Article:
The Department of Homeland Security’s Privacy Office has released its annual report (pdf) on data mining programs at the agency. The report focuses on three programs: (1) the Automated Targeting System (ATS) Inbound, Outbound, and Passenger modules, under U.S. Customs and Border Protection; (2) the Data Analysis and Research for Trade Transparency System (DARTTS), under Immigration and Customs Enforcement; and, (3) the Freight Assessment System (FAS), under the Transportation Security Administration.
This report comes on the heels of one by the National Research Council that found data mining programs don’t really work. The Council’s report, “Protecting Individual Privacy in the Struggle Against Terrorists: A Framework for Program Assessment,” was sponsored by the Department of Homeland Security and the National Science Foundation.
“Automated identification of terrorists through data mining (or any other known methodology) is neither feasible as an objective nor desirable as a goal of technology development efforts,” the Council said. “[E]ven in well-managed programs such tools are likely to return significant rates of false positives, especially if the tools are highly automated.”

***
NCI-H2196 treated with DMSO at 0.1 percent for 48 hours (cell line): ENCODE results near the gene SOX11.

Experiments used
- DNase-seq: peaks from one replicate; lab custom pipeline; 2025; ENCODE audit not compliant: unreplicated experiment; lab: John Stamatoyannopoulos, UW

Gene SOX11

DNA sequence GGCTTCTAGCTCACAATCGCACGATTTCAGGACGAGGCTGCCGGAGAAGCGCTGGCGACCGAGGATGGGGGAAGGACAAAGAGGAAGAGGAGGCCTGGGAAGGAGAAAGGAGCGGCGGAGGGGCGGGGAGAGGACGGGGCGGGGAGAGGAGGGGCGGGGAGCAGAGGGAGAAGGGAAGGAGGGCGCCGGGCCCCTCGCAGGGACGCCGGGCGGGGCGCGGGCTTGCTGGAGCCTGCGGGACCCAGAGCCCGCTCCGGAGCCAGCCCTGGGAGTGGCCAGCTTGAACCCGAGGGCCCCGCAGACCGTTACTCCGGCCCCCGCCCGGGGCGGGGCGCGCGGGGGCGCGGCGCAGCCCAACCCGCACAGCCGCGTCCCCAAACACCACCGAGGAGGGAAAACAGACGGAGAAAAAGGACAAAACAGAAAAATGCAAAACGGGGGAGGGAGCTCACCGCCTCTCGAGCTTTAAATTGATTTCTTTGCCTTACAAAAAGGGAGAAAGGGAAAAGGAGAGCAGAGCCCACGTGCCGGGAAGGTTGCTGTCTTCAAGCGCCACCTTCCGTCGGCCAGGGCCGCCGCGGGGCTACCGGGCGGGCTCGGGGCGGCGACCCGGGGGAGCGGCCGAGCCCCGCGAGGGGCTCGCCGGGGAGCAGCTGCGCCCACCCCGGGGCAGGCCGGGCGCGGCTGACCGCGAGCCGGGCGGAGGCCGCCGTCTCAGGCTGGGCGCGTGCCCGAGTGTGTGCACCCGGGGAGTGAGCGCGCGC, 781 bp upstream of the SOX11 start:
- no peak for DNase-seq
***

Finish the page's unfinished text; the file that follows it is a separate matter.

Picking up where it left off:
Included in the Privacy Office’s annual data mining report is a set of privacy principles for the DHS Science and Technology Directorate. “S&T organizes the scientific and technological resources of the United States to prevent or mitigate the effects of catastrophic terrorism against the United States or its allies.” The Privacy Office states, “S&T has agreed will govern new research performed at S&T laboratories, S&T-sponsored research conducted in cooperation with other Federal government entities, and research conducted by external performers under a contract with S&T.” Currently, the Privacy Office and S&T are working on plans to implement the principles in S&T programs.
The principles set out for the Science and Technology Directorate are based on the Fair Information Practices and OECD Guidelines and urge openness, data minimization, accuracy, and accountability. They are similar to principles set out in DHS’s “Handbook for Safeguarding Sensitive Personally Identifiable Information.”